Challenges of Individuals with FASD: “Lives and Crimes: Kids Who Suffer Fetal Alcohol Spectrum Disorder”

Read the story of Jack, who is described as impatient and impulsive, with a poor memory, a short attention span and a hard time of deciding between right or wrong – all signs/results of suffering from FASD.
In trouble with the law. Convicted of burglary, drug dealing and assault, Jack has spent the past decade in and out of juvenile detention and prison.
“They often don’t understand that they have done something wrong,” Professor Elizabeth Elliott, a pediatrician at Sydney University says. ”They can’t understand the consequences of their actions.”

Most children even receive normal IQ scores because their problems with memory, attention and behaviour control do not tend to show up on standard intelligence tests.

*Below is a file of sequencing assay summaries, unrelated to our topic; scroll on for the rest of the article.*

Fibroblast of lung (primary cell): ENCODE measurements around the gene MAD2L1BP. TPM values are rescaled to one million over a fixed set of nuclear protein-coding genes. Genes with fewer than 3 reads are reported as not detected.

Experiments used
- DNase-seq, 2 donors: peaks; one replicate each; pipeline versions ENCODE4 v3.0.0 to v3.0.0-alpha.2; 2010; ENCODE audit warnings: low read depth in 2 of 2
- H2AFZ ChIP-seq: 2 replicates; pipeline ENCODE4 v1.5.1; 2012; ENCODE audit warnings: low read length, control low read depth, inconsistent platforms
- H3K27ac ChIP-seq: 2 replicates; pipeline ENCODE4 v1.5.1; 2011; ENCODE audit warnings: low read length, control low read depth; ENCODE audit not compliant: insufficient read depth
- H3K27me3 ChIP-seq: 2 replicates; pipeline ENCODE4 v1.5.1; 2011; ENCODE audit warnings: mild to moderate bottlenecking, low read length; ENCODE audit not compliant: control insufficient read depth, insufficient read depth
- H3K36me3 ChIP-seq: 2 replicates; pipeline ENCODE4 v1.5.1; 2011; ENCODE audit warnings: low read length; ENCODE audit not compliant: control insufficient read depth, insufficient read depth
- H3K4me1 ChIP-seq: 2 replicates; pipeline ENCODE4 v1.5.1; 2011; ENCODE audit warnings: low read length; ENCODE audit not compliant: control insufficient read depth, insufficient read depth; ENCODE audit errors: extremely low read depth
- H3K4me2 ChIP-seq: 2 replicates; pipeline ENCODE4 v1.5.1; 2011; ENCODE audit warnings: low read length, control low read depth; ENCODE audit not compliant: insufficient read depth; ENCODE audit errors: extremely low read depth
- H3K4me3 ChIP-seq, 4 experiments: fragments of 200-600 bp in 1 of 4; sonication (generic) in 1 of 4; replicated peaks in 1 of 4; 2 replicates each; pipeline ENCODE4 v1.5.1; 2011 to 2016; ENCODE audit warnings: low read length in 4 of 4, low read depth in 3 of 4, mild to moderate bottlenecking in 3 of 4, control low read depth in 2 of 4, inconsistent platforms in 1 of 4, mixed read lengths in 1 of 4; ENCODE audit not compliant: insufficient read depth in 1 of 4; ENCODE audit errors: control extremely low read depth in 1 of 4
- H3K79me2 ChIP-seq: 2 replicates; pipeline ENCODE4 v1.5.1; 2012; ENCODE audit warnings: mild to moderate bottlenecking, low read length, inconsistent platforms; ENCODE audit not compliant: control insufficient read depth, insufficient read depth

”It just breaks my heart to see these kids set up for failure, time and time and time again.”

To read the full article visit http://www.smh.com.au/national/health/lives-and-crimes-kids-who-suffer-foetal-alcohol-spectrum-disorder-20140215-32ssk.html

Prenatal Alcohol Exposure and it’s Consequences

Summarizing the article “A Neurodevelopmental Paradigm for Fetal Alcohol Spectrum Disorder

FASD as a preventable condition combined with a psychosocial history of witnessing or experiencing abuse can predispose individuals to early onset criminal behavior and, in many cases to violent and impulsive aggression. It can also predispose an individual to poor social and academic performance which might lead to school failure.

Links between FASD and criminal behavior